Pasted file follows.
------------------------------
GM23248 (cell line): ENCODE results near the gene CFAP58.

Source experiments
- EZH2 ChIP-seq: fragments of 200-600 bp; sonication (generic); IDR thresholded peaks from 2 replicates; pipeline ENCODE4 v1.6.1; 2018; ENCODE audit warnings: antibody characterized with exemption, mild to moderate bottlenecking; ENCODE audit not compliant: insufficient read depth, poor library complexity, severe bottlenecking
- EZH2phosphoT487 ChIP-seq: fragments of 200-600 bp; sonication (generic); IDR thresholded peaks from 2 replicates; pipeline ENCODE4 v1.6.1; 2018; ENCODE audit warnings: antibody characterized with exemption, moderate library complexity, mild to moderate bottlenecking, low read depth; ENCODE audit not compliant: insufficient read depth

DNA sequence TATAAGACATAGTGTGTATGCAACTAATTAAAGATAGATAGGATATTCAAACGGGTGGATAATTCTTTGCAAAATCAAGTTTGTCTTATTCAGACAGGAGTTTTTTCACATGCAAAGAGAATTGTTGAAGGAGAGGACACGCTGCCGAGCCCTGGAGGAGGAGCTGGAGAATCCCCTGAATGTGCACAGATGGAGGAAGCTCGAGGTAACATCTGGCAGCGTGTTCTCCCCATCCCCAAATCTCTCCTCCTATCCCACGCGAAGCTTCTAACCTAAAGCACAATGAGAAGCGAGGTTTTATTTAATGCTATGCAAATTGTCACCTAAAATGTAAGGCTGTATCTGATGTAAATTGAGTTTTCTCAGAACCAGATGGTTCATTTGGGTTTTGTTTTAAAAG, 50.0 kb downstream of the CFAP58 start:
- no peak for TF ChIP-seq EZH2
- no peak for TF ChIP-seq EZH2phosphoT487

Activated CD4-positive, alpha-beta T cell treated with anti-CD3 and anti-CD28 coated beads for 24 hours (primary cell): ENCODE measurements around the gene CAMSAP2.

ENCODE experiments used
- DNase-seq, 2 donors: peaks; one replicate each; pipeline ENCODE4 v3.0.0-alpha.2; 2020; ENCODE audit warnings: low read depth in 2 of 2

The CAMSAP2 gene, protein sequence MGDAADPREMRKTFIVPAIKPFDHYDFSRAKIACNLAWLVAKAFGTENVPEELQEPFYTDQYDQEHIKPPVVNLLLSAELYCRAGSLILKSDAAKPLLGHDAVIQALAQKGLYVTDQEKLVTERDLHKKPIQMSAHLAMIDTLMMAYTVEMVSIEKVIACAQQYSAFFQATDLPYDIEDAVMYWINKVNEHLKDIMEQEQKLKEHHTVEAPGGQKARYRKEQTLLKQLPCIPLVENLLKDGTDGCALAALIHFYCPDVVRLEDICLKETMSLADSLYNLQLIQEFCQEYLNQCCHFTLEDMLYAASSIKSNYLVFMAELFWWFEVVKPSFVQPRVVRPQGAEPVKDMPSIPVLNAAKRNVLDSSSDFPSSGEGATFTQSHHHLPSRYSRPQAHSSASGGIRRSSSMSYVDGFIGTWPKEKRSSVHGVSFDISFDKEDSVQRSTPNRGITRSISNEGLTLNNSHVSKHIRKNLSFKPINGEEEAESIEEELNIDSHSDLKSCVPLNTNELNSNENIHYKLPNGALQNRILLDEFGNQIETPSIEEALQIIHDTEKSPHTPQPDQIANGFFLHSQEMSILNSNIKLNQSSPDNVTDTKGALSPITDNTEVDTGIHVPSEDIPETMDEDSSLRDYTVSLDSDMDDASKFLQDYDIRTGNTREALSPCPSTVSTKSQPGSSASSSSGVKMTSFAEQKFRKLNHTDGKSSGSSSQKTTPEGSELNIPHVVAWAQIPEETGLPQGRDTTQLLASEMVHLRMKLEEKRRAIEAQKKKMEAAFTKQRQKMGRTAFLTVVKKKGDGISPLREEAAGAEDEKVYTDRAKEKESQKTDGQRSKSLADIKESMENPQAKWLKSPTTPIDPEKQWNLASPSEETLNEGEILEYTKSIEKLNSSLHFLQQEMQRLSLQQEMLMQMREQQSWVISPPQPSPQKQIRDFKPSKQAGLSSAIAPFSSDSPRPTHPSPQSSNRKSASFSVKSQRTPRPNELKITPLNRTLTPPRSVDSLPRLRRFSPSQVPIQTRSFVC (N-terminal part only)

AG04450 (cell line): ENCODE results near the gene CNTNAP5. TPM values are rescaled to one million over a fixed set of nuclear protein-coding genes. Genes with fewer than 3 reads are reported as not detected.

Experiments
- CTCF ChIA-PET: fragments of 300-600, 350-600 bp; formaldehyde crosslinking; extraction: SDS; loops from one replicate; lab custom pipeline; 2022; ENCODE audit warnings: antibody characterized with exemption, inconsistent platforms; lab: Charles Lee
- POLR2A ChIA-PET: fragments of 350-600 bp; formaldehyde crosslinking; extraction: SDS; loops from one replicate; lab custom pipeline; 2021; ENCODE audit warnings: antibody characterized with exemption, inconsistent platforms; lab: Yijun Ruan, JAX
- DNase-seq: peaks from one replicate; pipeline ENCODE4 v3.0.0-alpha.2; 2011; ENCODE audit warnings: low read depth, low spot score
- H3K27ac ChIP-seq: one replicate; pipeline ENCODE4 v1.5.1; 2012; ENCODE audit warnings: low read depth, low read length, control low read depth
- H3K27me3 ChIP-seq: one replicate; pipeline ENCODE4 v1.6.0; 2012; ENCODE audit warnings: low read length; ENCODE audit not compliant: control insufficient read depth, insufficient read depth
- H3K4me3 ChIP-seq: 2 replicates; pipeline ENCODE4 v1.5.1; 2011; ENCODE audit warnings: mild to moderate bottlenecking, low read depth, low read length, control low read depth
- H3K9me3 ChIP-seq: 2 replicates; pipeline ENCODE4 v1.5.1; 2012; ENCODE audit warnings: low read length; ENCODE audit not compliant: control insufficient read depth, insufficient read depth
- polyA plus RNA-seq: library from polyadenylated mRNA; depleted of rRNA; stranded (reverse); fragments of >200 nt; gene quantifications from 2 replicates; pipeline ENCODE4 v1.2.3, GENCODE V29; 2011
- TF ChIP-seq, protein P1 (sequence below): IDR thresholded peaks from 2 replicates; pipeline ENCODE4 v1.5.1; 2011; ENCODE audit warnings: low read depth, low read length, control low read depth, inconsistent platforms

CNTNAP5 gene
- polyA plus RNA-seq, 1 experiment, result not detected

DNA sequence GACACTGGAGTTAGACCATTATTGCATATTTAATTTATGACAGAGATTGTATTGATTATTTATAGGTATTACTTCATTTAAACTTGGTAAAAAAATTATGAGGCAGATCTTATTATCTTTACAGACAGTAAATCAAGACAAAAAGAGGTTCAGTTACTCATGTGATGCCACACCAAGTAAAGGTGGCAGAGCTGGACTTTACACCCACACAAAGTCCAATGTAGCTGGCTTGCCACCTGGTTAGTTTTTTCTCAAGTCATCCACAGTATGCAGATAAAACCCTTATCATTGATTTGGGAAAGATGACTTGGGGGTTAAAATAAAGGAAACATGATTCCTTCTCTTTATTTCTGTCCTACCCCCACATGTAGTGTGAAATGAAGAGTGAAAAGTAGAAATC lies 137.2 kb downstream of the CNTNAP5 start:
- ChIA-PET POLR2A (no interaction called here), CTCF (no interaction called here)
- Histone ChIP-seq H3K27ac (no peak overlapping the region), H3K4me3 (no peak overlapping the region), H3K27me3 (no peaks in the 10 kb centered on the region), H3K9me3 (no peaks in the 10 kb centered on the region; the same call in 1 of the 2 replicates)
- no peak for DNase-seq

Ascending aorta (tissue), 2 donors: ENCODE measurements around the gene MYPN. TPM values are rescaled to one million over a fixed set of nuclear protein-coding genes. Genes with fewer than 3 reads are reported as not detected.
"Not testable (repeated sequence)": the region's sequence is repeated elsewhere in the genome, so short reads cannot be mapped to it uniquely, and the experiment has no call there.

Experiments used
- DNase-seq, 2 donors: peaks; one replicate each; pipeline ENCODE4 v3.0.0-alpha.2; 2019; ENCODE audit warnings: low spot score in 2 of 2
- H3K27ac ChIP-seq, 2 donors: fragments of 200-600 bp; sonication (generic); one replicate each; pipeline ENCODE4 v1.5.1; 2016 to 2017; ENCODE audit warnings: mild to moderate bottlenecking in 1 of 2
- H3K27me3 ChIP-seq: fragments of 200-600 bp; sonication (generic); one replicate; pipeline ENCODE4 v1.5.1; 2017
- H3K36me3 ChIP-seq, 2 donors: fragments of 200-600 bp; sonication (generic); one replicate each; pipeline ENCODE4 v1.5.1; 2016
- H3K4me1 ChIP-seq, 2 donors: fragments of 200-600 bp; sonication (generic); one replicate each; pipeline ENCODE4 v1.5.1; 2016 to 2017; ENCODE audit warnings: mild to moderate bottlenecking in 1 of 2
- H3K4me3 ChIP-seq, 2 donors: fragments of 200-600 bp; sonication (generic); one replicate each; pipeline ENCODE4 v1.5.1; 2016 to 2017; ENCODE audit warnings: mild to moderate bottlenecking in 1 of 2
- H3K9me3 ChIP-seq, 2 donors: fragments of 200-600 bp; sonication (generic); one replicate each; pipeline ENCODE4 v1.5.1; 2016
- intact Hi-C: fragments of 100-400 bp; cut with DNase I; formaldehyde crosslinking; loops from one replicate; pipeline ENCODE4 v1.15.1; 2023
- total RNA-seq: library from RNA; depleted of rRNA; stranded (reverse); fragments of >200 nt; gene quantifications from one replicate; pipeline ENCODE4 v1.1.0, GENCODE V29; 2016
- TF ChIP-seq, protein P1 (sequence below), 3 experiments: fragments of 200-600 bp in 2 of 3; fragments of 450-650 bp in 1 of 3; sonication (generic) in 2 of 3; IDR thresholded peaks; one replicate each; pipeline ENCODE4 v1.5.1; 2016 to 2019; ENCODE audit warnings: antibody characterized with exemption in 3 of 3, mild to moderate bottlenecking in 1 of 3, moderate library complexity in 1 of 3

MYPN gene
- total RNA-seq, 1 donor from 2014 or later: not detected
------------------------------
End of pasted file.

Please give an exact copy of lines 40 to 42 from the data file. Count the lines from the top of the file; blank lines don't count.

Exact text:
- total RNA-seq: library from RNA; depleted of rRNA; stranded (reverse); fragments of >200 nt; gene quantifications from one replicate; pipeline ENCODE4 v1.1.0, GENCODE V29; 2016
- TF ChIP-seq, protein P1 (sequence below), 3 experiments: fragments of 200-600 bp in 2 of 3; fragments of 450-650 bp in 1 of 3; sonication (generic) in 2 of 3; IDR thresholded peaks; one replicate each; pipeline ENCODE4 v1.5.1; 2016 to 2019; ENCODE audit warnings: antibody characterized with exemption in 3 of 3, mild to moderate bottlenecking in 1 of 3, moderate library complexity in 1 of 3

MYPN gene